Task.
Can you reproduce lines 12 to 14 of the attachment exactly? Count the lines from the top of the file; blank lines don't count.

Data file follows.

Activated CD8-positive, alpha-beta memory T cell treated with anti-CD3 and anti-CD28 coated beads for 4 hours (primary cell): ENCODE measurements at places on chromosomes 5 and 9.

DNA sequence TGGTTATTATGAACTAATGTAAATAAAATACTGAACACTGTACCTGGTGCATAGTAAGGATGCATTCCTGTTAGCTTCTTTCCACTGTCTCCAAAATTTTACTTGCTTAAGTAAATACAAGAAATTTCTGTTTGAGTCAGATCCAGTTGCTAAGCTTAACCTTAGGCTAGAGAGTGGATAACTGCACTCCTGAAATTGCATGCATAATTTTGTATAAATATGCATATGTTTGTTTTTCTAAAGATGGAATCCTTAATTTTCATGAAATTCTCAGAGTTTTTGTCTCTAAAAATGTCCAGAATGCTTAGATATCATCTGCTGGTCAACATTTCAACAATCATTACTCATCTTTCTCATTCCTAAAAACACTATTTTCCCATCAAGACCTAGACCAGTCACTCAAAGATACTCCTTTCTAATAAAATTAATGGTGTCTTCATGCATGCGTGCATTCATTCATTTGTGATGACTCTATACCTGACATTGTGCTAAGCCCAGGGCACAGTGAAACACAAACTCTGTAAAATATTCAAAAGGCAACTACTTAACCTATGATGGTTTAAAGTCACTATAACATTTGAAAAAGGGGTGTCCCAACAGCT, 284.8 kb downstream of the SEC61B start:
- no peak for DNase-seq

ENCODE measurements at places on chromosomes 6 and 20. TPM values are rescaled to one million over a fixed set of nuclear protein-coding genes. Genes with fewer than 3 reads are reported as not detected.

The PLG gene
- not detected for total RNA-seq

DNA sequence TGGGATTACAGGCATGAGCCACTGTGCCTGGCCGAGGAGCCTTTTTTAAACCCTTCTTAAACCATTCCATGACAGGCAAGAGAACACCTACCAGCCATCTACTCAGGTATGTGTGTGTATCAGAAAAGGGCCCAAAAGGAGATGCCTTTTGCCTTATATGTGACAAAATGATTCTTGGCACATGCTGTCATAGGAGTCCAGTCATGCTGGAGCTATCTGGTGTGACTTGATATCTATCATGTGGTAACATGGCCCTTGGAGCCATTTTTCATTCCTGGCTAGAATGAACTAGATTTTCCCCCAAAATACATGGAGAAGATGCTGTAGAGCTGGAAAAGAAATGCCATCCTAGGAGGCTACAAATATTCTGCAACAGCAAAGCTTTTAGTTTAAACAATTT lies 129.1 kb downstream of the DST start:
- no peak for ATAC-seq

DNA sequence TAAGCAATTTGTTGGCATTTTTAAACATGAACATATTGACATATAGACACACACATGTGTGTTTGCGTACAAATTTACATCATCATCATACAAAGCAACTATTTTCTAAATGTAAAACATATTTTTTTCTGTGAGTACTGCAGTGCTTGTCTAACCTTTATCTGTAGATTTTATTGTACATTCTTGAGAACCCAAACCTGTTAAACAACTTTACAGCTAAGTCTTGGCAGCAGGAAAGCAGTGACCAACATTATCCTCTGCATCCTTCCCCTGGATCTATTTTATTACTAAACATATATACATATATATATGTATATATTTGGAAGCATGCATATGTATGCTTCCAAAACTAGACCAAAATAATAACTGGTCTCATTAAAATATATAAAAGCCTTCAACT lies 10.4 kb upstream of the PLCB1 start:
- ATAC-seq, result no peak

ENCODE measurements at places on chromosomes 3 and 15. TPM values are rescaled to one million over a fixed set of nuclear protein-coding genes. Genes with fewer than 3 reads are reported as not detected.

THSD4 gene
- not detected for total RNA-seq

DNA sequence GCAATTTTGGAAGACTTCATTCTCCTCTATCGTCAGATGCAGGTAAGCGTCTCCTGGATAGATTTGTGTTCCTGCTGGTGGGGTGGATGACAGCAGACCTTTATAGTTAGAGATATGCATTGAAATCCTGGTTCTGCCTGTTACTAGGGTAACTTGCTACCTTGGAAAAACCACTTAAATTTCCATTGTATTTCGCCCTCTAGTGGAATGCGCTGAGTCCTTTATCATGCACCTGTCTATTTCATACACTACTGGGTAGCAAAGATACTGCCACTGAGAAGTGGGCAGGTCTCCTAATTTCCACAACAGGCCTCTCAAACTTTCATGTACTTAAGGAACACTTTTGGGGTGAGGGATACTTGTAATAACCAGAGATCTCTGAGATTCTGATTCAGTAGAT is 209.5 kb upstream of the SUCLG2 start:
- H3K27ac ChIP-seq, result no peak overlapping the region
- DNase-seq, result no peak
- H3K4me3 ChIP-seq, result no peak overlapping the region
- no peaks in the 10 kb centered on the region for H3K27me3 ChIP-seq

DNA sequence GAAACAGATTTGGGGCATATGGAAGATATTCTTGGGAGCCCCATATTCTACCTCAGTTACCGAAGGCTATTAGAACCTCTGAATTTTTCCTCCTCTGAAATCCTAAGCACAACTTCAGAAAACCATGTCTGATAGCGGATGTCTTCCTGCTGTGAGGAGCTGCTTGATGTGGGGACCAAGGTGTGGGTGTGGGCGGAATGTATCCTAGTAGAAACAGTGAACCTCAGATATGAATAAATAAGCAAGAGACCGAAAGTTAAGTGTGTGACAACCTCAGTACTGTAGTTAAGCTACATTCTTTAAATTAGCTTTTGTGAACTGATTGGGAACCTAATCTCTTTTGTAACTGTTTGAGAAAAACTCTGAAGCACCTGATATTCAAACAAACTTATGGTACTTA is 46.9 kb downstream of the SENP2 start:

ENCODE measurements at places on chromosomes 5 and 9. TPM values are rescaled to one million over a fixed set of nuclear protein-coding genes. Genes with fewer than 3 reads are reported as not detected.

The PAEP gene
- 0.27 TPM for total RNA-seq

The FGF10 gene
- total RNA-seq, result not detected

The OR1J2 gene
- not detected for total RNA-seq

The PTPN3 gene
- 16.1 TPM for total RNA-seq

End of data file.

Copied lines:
THSD4 gene
- not detected for total RNA-seq

DNA sequence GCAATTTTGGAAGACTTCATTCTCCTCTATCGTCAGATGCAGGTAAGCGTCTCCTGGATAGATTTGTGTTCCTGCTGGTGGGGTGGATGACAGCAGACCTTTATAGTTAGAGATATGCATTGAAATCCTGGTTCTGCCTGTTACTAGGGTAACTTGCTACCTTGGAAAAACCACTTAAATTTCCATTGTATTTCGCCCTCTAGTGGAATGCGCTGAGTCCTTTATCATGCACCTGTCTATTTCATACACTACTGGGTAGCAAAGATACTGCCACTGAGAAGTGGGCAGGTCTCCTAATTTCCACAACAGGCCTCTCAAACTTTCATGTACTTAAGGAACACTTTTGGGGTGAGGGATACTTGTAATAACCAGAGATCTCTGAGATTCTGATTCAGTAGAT is 209.5 kb upstream of the SUCLG2 start: